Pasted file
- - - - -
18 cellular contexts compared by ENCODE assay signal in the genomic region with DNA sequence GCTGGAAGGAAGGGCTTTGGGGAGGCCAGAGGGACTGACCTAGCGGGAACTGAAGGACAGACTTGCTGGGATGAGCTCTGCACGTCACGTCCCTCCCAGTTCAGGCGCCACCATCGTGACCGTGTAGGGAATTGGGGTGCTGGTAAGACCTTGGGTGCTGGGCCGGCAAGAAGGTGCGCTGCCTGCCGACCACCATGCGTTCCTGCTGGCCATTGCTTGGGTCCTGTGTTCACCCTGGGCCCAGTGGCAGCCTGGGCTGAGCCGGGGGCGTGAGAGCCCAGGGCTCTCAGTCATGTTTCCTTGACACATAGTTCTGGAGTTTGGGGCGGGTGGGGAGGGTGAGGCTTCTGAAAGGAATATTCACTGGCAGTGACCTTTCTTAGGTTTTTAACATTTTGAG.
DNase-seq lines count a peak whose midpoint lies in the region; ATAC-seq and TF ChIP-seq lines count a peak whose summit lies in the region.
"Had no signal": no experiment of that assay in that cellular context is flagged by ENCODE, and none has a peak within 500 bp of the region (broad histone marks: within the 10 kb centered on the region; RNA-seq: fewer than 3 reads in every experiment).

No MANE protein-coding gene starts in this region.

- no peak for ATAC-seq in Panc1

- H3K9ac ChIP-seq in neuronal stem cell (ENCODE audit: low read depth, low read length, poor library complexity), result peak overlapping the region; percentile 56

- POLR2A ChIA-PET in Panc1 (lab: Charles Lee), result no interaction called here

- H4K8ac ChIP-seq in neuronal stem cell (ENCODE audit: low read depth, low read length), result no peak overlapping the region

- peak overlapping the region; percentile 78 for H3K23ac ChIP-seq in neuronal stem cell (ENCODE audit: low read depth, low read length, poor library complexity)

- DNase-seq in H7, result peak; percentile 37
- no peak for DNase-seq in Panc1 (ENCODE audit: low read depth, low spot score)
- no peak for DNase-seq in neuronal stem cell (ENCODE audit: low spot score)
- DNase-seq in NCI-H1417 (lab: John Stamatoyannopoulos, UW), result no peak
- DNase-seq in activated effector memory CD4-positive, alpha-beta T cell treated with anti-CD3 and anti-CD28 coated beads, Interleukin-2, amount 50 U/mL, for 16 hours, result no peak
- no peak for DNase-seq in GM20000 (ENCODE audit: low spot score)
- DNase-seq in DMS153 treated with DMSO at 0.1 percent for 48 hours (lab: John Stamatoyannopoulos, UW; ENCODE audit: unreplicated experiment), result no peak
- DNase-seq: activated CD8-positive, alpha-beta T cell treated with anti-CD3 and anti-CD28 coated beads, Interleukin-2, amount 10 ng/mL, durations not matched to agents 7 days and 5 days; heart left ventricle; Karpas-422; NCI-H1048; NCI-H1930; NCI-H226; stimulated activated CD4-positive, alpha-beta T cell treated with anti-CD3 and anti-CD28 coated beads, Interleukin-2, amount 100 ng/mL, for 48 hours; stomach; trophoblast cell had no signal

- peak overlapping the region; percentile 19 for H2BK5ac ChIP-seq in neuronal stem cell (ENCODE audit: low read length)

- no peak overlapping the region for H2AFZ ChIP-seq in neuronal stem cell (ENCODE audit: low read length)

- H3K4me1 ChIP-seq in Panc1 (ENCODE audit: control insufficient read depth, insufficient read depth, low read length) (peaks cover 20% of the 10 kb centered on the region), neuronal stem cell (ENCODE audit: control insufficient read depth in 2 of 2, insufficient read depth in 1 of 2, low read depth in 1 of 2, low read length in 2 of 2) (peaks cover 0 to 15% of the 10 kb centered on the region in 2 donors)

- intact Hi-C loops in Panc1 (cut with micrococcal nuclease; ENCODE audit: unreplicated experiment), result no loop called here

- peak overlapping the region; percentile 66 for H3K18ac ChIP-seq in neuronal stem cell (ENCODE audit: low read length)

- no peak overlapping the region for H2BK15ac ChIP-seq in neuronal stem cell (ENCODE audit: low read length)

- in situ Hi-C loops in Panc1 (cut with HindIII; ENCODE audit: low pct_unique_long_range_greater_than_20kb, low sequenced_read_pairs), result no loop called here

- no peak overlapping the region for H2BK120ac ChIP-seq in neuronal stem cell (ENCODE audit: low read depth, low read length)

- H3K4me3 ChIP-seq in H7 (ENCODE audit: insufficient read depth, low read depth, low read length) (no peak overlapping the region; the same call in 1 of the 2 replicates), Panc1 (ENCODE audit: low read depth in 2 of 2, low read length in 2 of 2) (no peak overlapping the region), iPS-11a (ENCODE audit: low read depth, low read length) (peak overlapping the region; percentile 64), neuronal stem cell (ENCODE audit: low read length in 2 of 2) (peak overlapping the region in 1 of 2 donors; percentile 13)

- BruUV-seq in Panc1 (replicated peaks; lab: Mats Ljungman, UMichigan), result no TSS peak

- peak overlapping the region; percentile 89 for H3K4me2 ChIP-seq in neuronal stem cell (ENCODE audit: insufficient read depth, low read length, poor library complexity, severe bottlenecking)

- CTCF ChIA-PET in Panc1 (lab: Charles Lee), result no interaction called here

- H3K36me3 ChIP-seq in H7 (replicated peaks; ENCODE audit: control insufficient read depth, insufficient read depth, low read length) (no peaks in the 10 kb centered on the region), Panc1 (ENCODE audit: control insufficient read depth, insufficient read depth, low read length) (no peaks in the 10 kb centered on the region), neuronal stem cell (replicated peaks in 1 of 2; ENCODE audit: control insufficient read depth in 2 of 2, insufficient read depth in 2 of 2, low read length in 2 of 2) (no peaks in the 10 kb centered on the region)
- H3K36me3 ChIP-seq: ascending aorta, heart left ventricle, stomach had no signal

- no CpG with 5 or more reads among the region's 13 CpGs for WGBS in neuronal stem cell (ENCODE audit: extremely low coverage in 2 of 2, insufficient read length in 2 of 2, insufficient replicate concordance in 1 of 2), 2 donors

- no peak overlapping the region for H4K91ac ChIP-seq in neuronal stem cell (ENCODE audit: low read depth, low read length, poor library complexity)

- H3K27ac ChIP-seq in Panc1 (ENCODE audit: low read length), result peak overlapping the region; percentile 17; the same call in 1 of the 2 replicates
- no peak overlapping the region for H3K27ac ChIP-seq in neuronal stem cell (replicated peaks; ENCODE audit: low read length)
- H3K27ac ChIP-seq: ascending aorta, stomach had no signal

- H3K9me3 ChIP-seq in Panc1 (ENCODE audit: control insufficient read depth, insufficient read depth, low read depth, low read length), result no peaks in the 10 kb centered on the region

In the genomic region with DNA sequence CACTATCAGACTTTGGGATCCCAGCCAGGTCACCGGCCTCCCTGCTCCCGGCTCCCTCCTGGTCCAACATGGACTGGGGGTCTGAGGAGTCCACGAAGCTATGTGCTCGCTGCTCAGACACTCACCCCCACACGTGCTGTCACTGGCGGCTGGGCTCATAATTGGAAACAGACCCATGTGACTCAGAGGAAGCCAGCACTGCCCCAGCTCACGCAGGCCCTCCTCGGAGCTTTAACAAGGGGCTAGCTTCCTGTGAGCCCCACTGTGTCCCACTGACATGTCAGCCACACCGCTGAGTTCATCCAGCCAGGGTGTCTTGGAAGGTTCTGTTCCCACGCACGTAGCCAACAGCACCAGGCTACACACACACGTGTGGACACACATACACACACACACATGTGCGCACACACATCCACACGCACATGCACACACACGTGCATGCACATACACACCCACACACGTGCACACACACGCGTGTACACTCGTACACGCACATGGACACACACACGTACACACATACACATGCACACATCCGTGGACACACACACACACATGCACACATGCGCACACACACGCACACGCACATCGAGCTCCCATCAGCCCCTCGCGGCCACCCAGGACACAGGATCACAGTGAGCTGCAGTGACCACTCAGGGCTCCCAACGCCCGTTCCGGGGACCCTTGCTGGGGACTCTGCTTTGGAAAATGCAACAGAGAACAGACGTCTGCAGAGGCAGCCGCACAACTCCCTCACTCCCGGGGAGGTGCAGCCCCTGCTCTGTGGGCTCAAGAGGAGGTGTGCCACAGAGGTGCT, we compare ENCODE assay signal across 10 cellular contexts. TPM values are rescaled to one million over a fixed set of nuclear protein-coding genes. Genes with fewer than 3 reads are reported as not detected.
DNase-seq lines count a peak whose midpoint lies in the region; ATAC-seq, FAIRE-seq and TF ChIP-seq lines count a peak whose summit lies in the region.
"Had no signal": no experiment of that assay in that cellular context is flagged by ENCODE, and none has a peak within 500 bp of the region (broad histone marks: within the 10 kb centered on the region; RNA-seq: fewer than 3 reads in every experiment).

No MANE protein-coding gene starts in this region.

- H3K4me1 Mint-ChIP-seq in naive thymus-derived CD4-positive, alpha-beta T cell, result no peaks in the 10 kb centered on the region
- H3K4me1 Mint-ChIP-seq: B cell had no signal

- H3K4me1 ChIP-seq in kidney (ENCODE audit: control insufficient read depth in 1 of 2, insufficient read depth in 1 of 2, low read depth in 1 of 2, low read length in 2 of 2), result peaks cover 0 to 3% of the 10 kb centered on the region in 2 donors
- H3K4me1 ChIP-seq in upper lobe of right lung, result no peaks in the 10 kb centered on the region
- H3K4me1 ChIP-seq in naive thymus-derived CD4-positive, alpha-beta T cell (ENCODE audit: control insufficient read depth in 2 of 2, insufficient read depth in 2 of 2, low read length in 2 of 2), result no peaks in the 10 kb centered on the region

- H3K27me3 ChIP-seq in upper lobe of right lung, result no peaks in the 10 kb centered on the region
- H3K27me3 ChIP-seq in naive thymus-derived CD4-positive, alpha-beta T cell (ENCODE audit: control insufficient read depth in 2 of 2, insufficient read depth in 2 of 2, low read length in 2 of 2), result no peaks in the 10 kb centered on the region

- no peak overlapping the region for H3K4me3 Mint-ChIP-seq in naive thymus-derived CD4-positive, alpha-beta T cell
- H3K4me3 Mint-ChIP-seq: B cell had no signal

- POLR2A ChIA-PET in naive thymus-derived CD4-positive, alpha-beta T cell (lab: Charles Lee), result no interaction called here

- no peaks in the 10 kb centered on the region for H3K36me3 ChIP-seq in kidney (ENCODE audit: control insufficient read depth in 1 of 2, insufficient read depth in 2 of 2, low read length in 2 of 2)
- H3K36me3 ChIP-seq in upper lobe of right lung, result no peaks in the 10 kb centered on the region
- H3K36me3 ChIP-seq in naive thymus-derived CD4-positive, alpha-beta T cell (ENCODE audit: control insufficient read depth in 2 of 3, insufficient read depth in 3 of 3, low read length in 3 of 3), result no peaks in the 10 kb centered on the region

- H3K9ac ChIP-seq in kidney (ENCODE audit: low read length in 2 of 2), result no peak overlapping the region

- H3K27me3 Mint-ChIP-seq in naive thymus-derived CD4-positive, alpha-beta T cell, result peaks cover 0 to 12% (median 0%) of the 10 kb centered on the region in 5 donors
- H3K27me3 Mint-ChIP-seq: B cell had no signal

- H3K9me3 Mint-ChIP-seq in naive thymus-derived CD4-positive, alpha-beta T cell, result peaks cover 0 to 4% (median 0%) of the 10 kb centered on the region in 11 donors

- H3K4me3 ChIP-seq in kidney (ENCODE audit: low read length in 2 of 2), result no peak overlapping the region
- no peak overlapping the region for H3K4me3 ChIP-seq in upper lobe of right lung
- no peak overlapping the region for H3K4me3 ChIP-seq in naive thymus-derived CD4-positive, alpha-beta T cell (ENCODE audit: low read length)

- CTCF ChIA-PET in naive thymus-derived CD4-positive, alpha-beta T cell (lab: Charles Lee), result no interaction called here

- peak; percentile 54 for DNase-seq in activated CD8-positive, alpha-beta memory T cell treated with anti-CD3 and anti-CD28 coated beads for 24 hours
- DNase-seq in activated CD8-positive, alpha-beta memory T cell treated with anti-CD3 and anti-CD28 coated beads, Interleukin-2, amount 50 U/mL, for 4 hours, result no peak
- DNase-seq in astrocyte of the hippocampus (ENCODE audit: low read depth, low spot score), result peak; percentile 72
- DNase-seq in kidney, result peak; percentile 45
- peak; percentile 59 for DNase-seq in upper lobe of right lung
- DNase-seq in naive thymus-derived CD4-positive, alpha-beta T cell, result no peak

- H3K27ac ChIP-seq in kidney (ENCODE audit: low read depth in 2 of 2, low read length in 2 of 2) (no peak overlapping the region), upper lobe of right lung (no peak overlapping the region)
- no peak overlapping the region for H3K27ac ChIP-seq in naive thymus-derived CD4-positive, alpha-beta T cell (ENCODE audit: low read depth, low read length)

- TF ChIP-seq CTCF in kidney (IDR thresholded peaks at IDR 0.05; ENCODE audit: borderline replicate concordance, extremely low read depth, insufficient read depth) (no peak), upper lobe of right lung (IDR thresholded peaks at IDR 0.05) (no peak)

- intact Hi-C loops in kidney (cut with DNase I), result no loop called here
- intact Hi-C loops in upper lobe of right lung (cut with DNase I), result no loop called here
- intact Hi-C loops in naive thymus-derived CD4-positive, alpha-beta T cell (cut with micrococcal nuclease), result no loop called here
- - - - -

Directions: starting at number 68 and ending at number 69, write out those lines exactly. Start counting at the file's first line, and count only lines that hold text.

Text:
- DNase-seq in naive thymus-derived CD4-positive, alpha-beta T cell, result no peak

- H3K27ac ChIP-seq in kidney (ENCODE audit: low read depth in 2 of 2, low read length in 2 of 2) (no peak overlapping the region), upper lobe of right lung (no peak overlapping the region)